FLEETWOOD — The City of Surrey wants Jess Thompson and Cindy Quach’s “unsightly” garden to be removed, despite the garden’s health benefits to their family and environmental perks to their community. In the summer, Thompson and Quach started a hügelkultur garden on their rented one-acre property in the 8300-block of 168th Street. Hügelkultur is a European farming technique that has proven to be a popular method sustainable food gardening. “You bury biomass at the base before you warm the bed – you would take things such as branches, leaves, tree trunks, and then put your growing medium over top,” said Quach. “Over time, the biomass decomposes and releases heat and nutrients.” The garden provides fresh fruits and vegetables for them and their two children while also preventing the growth of hogweed, an invasive plant with sap that can cause long-lasting blisters, scars and even blindness. Following hügelkultur methods, the couple mowed down the hogweed, suppressed it with recycled coconut husk, put woodchips on top and created raised bed gardens around their house. But despite the prevention of hogweed growth, neighbours have complained to the city’s bylaw and licensing department about the garden. Nearby residents initially raised a stink over, well, the stink of the manure when it was first brought in. “When the woodchips and the manure were freshly delivered onto the property – before the beds were actually built – that was when the complaints started coming in to bylaws,” said Quach. “Before we even had a chance to level out the piles to form the garden beds, the bylaw officer came and

Cindy Quach and Jess Thompson – with their children, Nikola, 2, and four-monthold Roial – are disputing a bylaw infraction from the City of Surrey stating that their hügelkultur garden is unsightly. (Photo: JACOB ZINN) looked at the place.” The smell subsided once the manure was worked into the garden beds, but Quach said there were still complaints to the bylaw department that their garden is an eyesore. “Initially, (the officer) said, ‘Oh, that’s fantastic, you’re doing the neighbourhood a favour,’” she recalled. “But then a week went by and I suppose more complaints came in to bylaws and we were served with this letter that the property is not in compliance with the unsightly bylaw.” Thompson and Quach were given 22 days to remedy the infraction under the Unsightly Premises Bylaw, which outlines such criteria as accumulation of refuse, damaged landscaping and broken fencing as reasons a property can be unsightly. They said they called the officer for clarification and were told that levelling out the piles would put them in compliance with the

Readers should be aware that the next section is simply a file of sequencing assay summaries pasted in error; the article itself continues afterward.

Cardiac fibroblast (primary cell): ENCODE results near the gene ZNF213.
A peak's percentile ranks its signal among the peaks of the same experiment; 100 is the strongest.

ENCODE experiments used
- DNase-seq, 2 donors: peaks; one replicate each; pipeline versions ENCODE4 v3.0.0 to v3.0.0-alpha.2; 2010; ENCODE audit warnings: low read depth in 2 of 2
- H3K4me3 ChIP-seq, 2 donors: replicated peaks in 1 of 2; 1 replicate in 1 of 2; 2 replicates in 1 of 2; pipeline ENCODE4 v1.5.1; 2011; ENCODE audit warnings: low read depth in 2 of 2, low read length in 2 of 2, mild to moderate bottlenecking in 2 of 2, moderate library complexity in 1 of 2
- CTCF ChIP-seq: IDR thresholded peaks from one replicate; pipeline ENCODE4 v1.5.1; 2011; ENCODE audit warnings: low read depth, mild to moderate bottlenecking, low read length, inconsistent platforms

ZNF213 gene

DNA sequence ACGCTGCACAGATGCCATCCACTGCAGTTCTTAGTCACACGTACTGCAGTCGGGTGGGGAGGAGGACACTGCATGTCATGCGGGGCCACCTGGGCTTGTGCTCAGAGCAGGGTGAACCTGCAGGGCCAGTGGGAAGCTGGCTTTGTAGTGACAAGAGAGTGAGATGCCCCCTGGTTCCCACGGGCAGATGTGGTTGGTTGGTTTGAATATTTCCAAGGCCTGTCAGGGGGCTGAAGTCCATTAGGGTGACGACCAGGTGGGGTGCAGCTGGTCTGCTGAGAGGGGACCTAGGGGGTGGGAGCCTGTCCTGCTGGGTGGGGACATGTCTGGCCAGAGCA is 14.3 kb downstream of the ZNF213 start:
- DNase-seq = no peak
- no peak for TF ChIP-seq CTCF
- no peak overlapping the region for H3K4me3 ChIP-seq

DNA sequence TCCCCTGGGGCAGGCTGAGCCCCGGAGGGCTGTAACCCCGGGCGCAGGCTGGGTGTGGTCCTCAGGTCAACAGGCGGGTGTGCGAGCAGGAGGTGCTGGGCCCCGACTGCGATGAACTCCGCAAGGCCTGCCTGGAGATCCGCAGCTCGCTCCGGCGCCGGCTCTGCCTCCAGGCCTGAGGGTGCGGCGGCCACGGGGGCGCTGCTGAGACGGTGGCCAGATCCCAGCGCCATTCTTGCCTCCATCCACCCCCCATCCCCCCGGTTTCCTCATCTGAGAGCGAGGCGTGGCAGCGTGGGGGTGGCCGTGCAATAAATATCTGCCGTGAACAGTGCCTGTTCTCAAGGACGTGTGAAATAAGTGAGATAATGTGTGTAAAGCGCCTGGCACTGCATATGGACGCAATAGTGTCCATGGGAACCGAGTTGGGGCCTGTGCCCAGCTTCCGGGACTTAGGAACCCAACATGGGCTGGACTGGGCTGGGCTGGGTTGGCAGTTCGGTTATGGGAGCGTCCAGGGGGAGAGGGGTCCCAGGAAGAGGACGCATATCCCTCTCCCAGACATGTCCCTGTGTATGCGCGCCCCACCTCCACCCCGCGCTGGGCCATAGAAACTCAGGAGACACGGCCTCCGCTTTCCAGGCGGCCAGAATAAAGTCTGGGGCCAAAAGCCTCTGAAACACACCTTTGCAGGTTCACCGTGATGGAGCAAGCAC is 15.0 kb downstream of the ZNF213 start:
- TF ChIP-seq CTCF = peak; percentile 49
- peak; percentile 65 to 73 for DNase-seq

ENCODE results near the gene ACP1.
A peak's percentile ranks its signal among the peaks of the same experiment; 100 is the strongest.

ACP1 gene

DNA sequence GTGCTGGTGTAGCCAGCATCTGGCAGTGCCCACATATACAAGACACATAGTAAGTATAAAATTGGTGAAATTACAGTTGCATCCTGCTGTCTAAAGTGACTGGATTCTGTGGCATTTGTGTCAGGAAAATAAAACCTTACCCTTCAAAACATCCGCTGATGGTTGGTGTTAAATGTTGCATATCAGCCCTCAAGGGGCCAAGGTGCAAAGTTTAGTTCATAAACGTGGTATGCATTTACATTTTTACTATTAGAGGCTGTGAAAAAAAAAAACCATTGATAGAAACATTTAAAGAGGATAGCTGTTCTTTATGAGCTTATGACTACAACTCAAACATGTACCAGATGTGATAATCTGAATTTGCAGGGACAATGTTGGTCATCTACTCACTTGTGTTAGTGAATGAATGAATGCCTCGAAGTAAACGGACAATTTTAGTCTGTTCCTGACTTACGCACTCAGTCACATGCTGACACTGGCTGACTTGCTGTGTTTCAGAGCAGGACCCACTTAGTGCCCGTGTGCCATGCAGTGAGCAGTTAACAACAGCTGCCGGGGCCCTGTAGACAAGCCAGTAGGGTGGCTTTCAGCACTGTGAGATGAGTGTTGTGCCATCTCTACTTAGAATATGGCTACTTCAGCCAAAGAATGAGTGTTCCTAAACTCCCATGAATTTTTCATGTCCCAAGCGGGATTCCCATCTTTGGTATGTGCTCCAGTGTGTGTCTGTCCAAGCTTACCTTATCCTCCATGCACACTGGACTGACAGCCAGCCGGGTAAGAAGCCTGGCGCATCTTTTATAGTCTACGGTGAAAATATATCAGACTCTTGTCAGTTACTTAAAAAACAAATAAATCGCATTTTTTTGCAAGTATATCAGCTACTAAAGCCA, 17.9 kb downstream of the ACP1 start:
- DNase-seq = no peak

bylaw. “We levelled it out, we formed our beds, he came back and he was not satisfied,” she said. “They were expecting flat beds, but we’re doing a hügelkultur bed.” The garden beds resemble small, brown hills made up of bark mulch and soil. Neighbours have also complained about the height of the garden, but Thompson and Quach have noted that, given time to grow, the hills will compress in size while becoming leafy and green in colour. “The unfortunate thing is there’s no neighbourly communication,” said Quach. “We could have had a chance to explain it to them, but instead of talking to us, they called bylaws instead.” Thompson added, “They just saw material coming in and they didn’t understand what it was, but they never asked us.” Furthermore, Thompson and Quach’s